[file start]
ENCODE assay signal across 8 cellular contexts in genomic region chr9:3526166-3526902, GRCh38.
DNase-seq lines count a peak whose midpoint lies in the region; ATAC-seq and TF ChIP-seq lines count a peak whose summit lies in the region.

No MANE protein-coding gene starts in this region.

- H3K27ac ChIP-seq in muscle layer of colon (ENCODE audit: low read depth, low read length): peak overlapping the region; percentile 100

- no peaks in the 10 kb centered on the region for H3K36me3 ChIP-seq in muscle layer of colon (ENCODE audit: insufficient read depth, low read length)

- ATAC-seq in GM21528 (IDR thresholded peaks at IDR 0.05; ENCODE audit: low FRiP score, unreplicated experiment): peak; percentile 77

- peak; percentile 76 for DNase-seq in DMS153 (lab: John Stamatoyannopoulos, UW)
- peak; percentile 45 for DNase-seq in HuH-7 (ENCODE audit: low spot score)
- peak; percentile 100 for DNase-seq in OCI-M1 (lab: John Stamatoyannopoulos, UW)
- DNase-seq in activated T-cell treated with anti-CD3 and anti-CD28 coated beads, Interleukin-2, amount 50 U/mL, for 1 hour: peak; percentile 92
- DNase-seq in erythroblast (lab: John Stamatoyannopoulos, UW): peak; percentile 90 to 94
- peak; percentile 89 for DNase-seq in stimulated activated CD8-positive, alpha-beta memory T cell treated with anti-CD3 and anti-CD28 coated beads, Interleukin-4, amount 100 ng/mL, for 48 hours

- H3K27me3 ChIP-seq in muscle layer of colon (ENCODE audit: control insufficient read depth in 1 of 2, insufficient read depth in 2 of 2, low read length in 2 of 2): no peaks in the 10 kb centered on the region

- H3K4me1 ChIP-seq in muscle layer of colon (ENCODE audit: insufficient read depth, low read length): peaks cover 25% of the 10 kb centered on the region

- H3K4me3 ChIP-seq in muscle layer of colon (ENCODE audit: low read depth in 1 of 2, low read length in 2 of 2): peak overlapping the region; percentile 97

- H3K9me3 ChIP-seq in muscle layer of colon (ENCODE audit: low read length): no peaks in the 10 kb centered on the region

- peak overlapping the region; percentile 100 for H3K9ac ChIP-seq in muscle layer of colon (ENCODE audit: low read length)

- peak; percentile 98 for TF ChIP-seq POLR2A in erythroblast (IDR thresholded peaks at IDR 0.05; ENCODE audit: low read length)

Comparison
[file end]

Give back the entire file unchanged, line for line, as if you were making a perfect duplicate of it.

ENCODE assay signal across 8 cellular contexts in genomic region chr9:3526166-3526902, GRCh38.
DNase-seq lines count a peak whose midpoint lies in the region; ATAC-seq and TF ChIP-seq lines count a peak whose summit lies in the region.

No MANE protein-coding gene starts in this region.

- H3K27ac ChIP-seq in muscle layer of colon (ENCODE audit: low read depth, low read length): peak overlapping the region; percentile 100

- no peaks in the 10 kb centered on the region for H3K36me3 ChIP-seq in muscle layer of colon (ENCODE audit: insufficient read depth, low read length)

- ATAC-seq in GM21528 (IDR thresholded peaks at IDR 0.05; ENCODE audit: low FRiP score, unreplicated experiment): peak; percentile 77

- peak; percentile 76 for DNase-seq in DMS153 (lab: John Stamatoyannopoulos, UW)
- peak; percentile 45 for DNase-seq in HuH-7 (ENCODE audit: low spot score)
- peak; percentile 100 for DNase-seq in OCI-M1 (lab: John Stamatoyannopoulos, UW)
- DNase-seq in activated T-cell treated with anti-CD3 and anti-CD28 coated beads, Interleukin-2, amount 50 U/mL, for 1 hour: peak; percentile 92
- DNase-seq in erythroblast (lab: John Stamatoyannopoulos, UW): peak; percentile 90 to 94
- peak; percentile 89 for DNase-seq in stimulated activated CD8-positive, alpha-beta memory T cell treated with anti-CD3 and anti-CD28 coated beads, Interleukin-4, amount 100 ng/mL, for 48 hours

- H3K27me3 ChIP-seq in muscle layer of colon (ENCODE audit: control insufficient read depth in 1 of 2, insufficient read depth in 2 of 2, low read length in 2 of 2): no peaks in the 10 kb centered on the region

- H3K4me1 ChIP-seq in muscle layer of colon (ENCODE audit: insufficient read depth, low read length): peaks cover 25% of the 10 kb centered on the region

- H3K4me3 ChIP-seq in muscle layer of colon (ENCODE audit: low read depth in 1 of 2, low read length in 2 of 2): peak overlapping the region; percentile 97

- H3K9me3 ChIP-seq in muscle layer of colon (ENCODE audit: low read length): no peaks in the 10 kb centered on the region

- peak overlapping the region; percentile 100 for H3K9ac ChIP-seq in muscle layer of colon (ENCODE audit: low read length)

- peak; percentile 98 for TF ChIP-seq POLR2A in erythroblast (IDR thresholded peaks at IDR 0.05; ENCODE audit: low read length)

Comparison